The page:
|05:52 pm - First Review!|
I am the Messanger by Mark Zusak
Ok. So this book... I dont really know how to explain it. If I tried summarizing, it would be really confusing.
Basically. Ed lives in Australia (he kept saying talking about people wearing shorts and I was confused, I thought they said it was Christmas time? Also, spring? In October? WOW. I had to sit and think about that for a while.) in the suburban slums outside a big city. He's a cab driver, hes young and poor and he has as dog that smells worse than anything. He's in love with his best firend Audrey, something that torments him quite alot. He's well read for being white trash. (One more funny thing about the Australian aspect of this book. He kept talking about mothers "chain-smoking and wearing Ugg boots outside the house." I guess that Ugg boots are like... house shoes down under. Thought that was funny, seeing as they are [or where] the hot commodity last season)
Anyway, the point of the story is that Ed is deadended by life, he's never going to make anything of himself even though he is a very sweet person (I thought atleast). The book starts with Ed stopping a bank robbery. This is very unlike Ed, because he is quiet and un-confrontational. Thats when he starts getting the Aces (as in playing cards) in the mail. The first one has adresses on it, and he realizes that he is suposed to go to the houses and fix what is wrong. At the first, he stops a man who comes home and rapes his wife every night. At the other, he helps an old woman cope with her husbands death 50 years ago and at the third lets a girl do what she thinks needs to be done. The assignments gradually get harder, the clues denser, all the while Ed is wondering who is sending him the cards in the mail.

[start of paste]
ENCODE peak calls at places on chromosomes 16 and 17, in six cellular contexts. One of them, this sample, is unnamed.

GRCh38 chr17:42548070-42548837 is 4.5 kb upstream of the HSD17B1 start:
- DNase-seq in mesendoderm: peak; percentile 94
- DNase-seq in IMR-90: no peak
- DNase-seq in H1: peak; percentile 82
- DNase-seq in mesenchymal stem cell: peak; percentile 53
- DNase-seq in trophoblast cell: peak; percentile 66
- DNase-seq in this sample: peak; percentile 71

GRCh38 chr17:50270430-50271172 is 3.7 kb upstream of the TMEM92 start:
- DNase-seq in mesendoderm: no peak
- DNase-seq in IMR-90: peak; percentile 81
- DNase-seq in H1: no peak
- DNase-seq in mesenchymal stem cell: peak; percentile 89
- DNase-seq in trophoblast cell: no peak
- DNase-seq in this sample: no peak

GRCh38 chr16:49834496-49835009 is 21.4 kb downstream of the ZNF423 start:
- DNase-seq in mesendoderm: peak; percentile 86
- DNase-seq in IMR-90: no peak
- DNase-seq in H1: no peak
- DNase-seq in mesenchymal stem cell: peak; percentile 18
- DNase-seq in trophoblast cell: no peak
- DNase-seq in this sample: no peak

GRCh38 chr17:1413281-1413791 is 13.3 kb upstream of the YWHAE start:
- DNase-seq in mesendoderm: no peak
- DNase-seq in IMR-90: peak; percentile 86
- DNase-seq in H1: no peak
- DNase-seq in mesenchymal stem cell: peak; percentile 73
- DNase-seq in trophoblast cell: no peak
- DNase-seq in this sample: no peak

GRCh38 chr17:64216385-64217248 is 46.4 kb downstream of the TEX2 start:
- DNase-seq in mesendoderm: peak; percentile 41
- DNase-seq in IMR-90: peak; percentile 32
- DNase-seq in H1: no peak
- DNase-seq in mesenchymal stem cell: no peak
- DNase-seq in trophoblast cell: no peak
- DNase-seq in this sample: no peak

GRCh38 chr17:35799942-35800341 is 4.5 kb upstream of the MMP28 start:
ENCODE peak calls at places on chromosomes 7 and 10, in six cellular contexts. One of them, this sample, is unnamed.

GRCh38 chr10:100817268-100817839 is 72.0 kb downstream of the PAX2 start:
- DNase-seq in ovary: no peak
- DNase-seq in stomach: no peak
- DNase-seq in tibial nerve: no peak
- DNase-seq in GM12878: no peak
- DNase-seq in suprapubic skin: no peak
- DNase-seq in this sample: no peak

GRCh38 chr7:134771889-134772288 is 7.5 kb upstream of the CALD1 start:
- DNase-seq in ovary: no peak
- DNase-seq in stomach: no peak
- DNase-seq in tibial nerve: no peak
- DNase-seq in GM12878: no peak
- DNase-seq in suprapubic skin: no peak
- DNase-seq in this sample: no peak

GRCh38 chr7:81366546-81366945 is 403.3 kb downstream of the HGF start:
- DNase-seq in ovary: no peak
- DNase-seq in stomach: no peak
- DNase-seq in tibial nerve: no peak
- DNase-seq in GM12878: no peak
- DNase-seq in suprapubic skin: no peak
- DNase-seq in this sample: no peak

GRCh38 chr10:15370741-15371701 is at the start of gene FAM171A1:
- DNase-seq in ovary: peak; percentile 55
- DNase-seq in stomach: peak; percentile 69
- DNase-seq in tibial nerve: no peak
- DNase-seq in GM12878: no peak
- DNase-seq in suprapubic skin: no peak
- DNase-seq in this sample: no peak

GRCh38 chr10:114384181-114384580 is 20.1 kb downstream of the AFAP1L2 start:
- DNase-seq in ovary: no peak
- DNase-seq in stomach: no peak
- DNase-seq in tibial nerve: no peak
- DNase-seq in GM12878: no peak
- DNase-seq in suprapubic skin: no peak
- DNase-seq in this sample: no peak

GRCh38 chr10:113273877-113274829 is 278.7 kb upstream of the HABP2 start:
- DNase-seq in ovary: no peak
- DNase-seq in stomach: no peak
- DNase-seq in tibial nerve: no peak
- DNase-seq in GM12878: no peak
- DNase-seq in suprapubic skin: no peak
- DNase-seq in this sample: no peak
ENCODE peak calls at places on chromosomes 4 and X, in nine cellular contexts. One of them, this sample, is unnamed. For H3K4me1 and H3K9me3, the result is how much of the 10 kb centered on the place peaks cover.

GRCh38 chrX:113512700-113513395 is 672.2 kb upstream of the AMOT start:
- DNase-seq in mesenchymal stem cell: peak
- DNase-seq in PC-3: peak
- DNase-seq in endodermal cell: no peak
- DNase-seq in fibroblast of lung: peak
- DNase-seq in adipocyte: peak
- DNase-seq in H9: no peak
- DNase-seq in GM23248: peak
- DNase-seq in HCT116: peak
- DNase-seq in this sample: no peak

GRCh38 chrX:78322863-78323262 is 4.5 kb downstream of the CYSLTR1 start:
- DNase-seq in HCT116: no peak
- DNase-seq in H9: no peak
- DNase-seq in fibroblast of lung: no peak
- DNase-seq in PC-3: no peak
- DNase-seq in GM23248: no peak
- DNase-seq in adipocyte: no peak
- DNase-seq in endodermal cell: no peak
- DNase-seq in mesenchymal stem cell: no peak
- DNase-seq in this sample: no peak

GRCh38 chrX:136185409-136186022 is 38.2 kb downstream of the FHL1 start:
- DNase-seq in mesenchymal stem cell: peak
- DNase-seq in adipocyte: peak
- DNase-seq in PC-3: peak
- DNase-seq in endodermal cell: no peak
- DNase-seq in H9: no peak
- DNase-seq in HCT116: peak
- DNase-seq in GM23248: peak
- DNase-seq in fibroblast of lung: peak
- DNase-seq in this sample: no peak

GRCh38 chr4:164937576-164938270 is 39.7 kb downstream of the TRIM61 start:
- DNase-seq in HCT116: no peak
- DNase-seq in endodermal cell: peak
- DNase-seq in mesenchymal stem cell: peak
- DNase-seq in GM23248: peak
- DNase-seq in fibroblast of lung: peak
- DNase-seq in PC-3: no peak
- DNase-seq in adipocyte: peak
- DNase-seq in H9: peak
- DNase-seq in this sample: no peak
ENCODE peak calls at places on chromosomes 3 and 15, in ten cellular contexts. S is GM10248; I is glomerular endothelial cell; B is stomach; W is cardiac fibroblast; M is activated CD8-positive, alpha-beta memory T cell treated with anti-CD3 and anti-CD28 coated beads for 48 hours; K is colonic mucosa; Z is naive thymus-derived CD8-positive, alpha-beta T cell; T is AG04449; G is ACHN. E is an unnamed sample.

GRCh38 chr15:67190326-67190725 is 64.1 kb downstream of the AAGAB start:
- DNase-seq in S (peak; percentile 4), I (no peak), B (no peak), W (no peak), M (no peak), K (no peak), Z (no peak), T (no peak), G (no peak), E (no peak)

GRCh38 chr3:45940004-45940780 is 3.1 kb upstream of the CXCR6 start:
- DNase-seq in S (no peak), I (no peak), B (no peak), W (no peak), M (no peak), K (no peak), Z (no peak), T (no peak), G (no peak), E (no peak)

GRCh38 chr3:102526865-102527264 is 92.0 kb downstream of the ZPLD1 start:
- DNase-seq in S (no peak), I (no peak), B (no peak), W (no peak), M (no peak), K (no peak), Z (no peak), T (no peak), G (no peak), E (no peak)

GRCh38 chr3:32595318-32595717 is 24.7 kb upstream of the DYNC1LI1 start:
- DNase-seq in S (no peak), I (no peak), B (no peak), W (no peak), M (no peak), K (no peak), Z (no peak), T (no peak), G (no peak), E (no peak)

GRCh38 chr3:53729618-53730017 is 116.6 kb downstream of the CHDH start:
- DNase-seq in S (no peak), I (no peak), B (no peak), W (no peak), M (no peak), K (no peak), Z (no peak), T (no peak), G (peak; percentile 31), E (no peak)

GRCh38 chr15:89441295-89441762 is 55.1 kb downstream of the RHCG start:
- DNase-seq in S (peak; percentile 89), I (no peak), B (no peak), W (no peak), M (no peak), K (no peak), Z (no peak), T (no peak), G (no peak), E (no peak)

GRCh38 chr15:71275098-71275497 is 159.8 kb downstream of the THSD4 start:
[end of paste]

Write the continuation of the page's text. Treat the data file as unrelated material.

The book was very exciting and well writen. It was also pretty funny. Here's a quote that was on the 6th page that I enjoyed:
My full name's Ed Kennedy. I'm nineteen. I'm an underage cabdriver. I'm typical of many of the young men you see in this suburban outpost of the city - not a whole lot of prospects or possiblity. That aside, I read more books than I should, and I'm decidedly crap at sex and doing my taxes. Nice to meet you.
The book is pretty much written in this type of language, almost like he is saying it straight to you instead of just writing it out.
The only thing I disliked was the ending. It seemed rushed almost too well thought out. Maybe I should read that part agian, because when I did I was in Geography, and that class is very distracting when I read instead of pay attention.
All in all, Good book, weird ending, I give it an A-.